Friday, January 8, 2010

Sleep Apnea: Central Verses Obstructive

There are two types of sleep apnea. Both types cause people to stop breathing as they sleep. When this happens, their brain forces them awake to breathe.

People with OSA stop breathing for 10 to 30 seconds, sometimes for one minute or longer hundreds of times a night.

Obstructive sleep apnea (OSA) is the type of apnea that can be treated with oral appliance therapy (OAT). Because OSA occurs when the airway becomes blocked, the problem can be remedied by opening up the airway. Oral devices do this by moving the lower jaw and tongue forward.

A common cause of OSA is obesity. When a person’s throat is too heavy, it can collapse on the airway during sleep. Learn more risk factors here.

Central sleep apnea (CSA) is not caused by a collapsed airway. Instead, it reflects a problem in the brain or heart. CSA results when these organs move an abnormal amount of oxygen into the lungs.

There are five sub-categories of CSA. One form of central sleep apnea commonly affects people with congestive heart failure. CSA can also result from a stoke damaging the brainstem.

Like OSA, CSA can be treated with positive airway pressure (PAP). PAP keeps a person’s airway open during sleep by providing a steady stream of air though a nose and mouth mask.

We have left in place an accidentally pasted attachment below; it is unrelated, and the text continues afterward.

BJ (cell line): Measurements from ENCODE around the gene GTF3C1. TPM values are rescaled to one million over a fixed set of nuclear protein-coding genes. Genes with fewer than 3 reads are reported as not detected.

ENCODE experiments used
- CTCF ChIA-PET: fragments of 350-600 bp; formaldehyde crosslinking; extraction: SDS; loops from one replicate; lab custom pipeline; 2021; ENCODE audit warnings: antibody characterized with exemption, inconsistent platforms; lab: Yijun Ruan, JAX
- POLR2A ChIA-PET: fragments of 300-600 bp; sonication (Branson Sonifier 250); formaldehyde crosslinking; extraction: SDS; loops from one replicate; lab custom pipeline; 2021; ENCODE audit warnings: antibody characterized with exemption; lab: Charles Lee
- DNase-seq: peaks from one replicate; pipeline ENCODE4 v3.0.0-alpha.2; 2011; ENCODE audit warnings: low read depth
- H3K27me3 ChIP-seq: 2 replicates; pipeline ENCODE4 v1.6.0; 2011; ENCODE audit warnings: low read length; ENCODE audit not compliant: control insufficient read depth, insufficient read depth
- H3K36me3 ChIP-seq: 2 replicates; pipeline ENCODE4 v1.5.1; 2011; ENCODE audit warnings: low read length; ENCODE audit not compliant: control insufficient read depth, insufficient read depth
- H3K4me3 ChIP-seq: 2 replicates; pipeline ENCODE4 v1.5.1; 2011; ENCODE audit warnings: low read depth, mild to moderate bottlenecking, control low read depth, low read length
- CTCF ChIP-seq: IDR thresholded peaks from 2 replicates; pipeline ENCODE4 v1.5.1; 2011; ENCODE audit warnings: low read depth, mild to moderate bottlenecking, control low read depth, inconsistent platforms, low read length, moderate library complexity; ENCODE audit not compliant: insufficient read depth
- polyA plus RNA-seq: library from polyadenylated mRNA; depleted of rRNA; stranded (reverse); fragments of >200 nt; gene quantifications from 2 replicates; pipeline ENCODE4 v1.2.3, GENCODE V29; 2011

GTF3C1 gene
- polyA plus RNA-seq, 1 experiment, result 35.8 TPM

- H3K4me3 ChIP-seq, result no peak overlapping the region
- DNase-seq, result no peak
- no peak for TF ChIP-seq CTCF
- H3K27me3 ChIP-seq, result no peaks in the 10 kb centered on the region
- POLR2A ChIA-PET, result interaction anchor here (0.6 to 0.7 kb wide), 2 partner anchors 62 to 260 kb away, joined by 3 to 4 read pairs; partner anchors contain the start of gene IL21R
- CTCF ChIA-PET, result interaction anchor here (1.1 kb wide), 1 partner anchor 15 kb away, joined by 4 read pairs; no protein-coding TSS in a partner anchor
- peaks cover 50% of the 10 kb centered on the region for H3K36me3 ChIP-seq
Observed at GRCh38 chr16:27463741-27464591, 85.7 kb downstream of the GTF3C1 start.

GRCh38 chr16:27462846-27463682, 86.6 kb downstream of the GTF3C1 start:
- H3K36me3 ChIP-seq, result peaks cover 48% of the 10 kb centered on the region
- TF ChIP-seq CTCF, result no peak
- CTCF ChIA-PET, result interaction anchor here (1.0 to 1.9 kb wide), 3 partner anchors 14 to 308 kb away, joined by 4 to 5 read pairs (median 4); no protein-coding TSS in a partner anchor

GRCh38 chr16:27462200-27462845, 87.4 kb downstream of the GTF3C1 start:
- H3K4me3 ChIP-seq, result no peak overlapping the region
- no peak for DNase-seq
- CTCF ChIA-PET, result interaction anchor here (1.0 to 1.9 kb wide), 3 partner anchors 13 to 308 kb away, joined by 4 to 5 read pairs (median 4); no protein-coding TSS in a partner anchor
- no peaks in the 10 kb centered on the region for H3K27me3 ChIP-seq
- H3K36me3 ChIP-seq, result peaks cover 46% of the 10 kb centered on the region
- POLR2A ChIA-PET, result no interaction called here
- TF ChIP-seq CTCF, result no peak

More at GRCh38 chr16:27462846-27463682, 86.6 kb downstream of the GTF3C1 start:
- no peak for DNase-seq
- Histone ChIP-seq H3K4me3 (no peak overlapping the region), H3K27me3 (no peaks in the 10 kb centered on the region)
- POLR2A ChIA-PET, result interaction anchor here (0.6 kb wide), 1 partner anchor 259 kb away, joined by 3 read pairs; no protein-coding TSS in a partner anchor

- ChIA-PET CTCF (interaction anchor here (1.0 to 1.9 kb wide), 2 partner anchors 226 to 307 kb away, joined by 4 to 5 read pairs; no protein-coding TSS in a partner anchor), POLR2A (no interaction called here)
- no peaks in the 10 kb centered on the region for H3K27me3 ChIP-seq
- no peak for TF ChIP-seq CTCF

OSA and CSA share several warning signs. These signs include loud snoring and excessive daytime sleepiness. People with CSA may also wake up short of breath or have trouble falling asleep.

OSA and CSA can both be diagnosed at an overnight sleep study. Find an accredited sleep center near you.

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Disclaimer

The Official Blog of the American Academy of Dental Sleep Medicine (AADSM) is intended as an information source only. Content of this blog should not be used for self-diagnosis or treatment, and it is not a substitute for medical care, which should be provided by the appropriate health care professional. If you suspect you have a sleep-related breathing disorder, such as obstructive sleep apnea (OSA), you should consult your personal physician or visit an AASM-accredited sleep disorders center. The AADSM, and the American Academy of Sleep Medicine, as the managing agent of the AADSM, assume no liability for the information contained on the Official Blog of the AADSM or for its use.